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How Much Does a Limo Cost to Buy?

How Much Does a Limo Cost to Buy?

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How Much Does a Limo Cost to Buy?

How Much Does a Limo Cost to Buy?

Few manufacturers mass-produce limousines, particularly stretch limousines. As a result, most limousines begin life as a regular automobile such as a sedan or SUV. A business known as a “coach builder” then converts the standard automobile into a limo. This process involves many costs, and entrepreneurs considering entering the limo business should weigh the different costs involved in purchasing and operating a limo.

Related: Guide to starting a limo business 

The Costs Involved in Purchasing a Limo

Purchase Price

The initial purchase price of a new limo varies depending on the base model chosen to convert, the number of new seats added to the interior (consider the difference between stretch limos and smaller variants), and other customizations which can enhance the luxury appeal of the vehicle. A new limousine will start around $100,000, though custom-build limos can reach close to $1,000,000. Used limos are considerably less expensive, generally starting around $10,000 for something serviceable, and the costs go up depending on the age, mileage, and wear-and-tear. Other types of limos include limo mini-buses, limo vans, limo buses, and standard luxury sedans.

In addition to the purchase price, entrepreneurs should consider the initial purchase price of the vehicle, maintenance costs, insurance, taxes, and other fees such as additional licensing when starting a limo business.

Ongoing Maintenance

The ongoing maintenance costs a limo typically incurs include regular mechanical maintenance, safety inspections to conform to state and municipal regulations, and any additional repair work. Since limo passengers often rent a limo for the purposes of attending a special event, spills and accidents often constitute a sizable amount of the ongoing maintenance costs with respect to cleaning. 


Several factors determine the cost of insurance for a limousine business, including state, type of business, and accident history. Necessary coverages include primary liability, general liability, physical damage, workers’ comp, and medical payments. While these costs can reach a significant level with a new limo business, steps such as requesting a higher deductible from the insurance carrier can help to defray costs if a business has the necessary cash backing on the balance sheet to cover emergency scenarios. 

Taxes and Fees

As with any business, a limousine operation will need to pay all necessary federal, state, and local taxes, including sales tax, payroll taxes, unemployment, FICA, and in some cases corporate income taxes depending on the business entity. Other fees may include commercial fees charged by municipalities and expressway costs for the right to use a particular highway.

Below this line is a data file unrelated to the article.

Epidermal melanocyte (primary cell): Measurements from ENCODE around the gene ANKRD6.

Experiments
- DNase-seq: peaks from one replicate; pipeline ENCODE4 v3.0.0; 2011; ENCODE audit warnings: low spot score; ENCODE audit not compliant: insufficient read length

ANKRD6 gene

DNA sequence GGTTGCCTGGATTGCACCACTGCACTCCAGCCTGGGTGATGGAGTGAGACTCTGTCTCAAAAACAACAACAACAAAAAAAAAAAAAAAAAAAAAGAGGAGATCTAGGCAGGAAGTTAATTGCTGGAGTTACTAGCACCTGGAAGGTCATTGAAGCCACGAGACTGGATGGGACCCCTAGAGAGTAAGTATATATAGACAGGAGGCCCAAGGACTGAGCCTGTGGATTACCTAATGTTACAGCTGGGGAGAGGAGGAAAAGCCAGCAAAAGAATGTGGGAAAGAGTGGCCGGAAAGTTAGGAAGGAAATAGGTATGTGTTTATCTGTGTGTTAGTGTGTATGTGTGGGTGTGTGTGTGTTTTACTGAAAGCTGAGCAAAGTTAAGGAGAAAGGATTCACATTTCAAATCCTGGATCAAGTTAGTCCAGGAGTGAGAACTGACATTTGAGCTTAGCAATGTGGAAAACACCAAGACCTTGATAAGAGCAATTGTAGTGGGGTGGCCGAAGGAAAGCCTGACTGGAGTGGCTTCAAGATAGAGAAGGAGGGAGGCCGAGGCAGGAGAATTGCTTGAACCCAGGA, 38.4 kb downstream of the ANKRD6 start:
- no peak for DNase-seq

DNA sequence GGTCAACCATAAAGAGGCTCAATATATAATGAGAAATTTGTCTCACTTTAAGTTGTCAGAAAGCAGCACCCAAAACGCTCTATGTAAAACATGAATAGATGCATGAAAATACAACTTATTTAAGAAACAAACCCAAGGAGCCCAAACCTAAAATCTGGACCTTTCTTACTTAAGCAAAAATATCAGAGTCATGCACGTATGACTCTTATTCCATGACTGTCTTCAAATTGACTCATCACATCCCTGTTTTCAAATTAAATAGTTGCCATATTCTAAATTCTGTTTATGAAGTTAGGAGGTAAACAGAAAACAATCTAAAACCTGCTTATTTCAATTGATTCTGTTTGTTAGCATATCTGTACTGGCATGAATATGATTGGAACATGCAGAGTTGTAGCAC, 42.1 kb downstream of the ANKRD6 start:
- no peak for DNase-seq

Depending on the size of the limo and the municipality, limo business operators may need to acquire additional licensing. In New York City, for example, the local government requires drivers of limousines to have a special “Class E” license or CDL. These types of licenses may also require entrepreneurs to pay additional fees and acquire more training.  

Other Limo Business Costs

A limo business or limo rental operation cannot grow without customers, garage space, and other general and administrative support functions. When starting out, the operator may take on most of these tasks, but if the business achieves a degree of success then the operator may need to acquire these additional resources.

Other costs to consider include advertising and marketing expenses such as running Google or Facebook ads to acquire customers, website hosting fees, domain name registration, and other miscellaneous fees such as business registration costs and bookkeeping services. 

Calculating Profitability for Your Limo Business

Calculating the profitability of a limo business involves taking into account sources of revenue, fixed expenses, and variable costs:

  • Revenue: How will you charge for your services? By the hour? Or a flat rate for an entire evening? Several pricing structures exist for limo and cab businesses. Owners should consider raising prices during peak demand seasons such as for local school proms. Other sources of revenue include an extra charge for waiting, beverages, and additional fees such as fuel surcharges.
  • Fixed Costs: Typical fixed costs include maintenance, support staff wages, and other expenses which do not vary by the level of customer demand. 
  • Variable Costs: These costs include fuel, transaction fees for accepting customer payments, driver expenses if drivers function in a part-time or on-demand capacity, and other expenses which depend on the level of activity in the business, including tolls.

Keeping track of this information will help entrepreneurs to avoid losing money in a highly-competitive industry. 

Getting Started

When starting a limo business, consider the type of customers you want to bring into the business. Typical target segments for a new limo business include school events such as proms, bachelor and bachelorette parties, weddings, and executive services or black car functions if sufficient demand exists in the local area. Having a solid understanding of the local market and demand for limo services plays a key role in the ultimate success of the business.

How Much Does a Limo Cost to Buy?

How Much Does a Limo Cost to Buy?

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